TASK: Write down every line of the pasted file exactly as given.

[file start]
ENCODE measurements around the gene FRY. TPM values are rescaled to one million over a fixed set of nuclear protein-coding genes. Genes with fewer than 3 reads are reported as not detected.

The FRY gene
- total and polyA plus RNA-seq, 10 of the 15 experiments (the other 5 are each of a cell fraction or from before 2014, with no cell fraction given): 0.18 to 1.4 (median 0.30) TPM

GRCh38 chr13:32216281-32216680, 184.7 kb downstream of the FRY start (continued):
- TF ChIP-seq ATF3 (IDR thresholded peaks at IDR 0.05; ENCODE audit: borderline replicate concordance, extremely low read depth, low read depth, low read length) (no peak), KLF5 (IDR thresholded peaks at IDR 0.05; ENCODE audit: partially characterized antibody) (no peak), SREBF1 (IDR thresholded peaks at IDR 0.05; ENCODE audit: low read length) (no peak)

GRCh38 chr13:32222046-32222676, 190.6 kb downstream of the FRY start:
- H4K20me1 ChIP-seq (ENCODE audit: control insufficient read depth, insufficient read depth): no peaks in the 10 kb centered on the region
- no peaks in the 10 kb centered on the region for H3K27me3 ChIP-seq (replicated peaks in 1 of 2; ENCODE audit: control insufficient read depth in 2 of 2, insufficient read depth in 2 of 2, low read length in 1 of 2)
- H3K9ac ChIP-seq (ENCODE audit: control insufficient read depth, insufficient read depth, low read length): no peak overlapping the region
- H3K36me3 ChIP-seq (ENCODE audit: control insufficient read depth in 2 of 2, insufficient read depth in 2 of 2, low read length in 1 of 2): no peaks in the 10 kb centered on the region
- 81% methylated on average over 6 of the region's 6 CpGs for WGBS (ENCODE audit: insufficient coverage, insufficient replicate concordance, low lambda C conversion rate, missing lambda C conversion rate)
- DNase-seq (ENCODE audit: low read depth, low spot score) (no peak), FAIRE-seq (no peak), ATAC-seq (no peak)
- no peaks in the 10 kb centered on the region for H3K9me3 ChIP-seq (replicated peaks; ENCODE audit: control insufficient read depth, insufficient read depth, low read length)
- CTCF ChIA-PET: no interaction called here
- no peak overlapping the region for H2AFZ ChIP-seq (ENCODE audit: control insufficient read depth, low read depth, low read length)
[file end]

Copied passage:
ENCODE measurements around the gene FRY. TPM values are rescaled to one million over a fixed set of nuclear protein-coding genes. Genes with fewer than 3 reads are reported as not detected.

The FRY gene
- total and polyA plus RNA-seq, 10 of the 15 experiments (the other 5 are each of a cell fraction or from before 2014, with no cell fraction given): 0.18 to 1.4 (median 0.30) TPM

GRCh38 chr13:32216281-32216680, 184.7 kb downstream of the FRY start (continued):
- TF ChIP-seq ATF3 (IDR thresholded peaks at IDR 0.05; ENCODE audit: borderline replicate concordance, extremely low read depth, low read depth, low read length) (no peak), KLF5 (IDR thresholded peaks at IDR 0.05; ENCODE audit: partially characterized antibody) (no peak), SREBF1 (IDR thresholded peaks at IDR 0.05; ENCODE audit: low read length) (no peak)

GRCh38 chr13:32222046-32222676, 190.6 kb downstream of the FRY start:
- H4K20me1 ChIP-seq (ENCODE audit: control insufficient read depth, insufficient read depth): no peaks in the 10 kb centered on the region
- no peaks in the 10 kb centered on the region for H3K27me3 ChIP-seq (replicated peaks in 1 of 2; ENCODE audit: control insufficient read depth in 2 of 2, insufficient read depth in 2 of 2, low read length in 1 of 2)
- H3K9ac ChIP-seq (ENCODE audit: control insufficient read depth, insufficient read depth, low read length): no peak overlapping the region
- H3K36me3 ChIP-seq (ENCODE audit: control insufficient read depth in 2 of 2, insufficient read depth in 2 of 2, low read length in 1 of 2): no peaks in the 10 kb centered on the region
- 81% methylated on average over 6 of the region's 6 CpGs for WGBS (ENCODE audit: insufficient coverage, insufficient replicate concordance, low lambda C conversion rate, missing lambda C conversion rate)
- DNase-seq (ENCODE audit: low read depth, low spot score) (no peak), FAIRE-seq (no peak), ATAC-seq (no peak)
- no peaks in the 10 kb centered on the region for H3K9me3 ChIP-seq (replicated peaks; ENCODE audit: control insufficient read depth, insufficient read depth, low read length)
- CTCF ChIA-PET: no interaction called here
- no peak overlapping the region for H2AFZ ChIP-seq (ENCODE audit: control insufficient read depth, low read depth, low read length)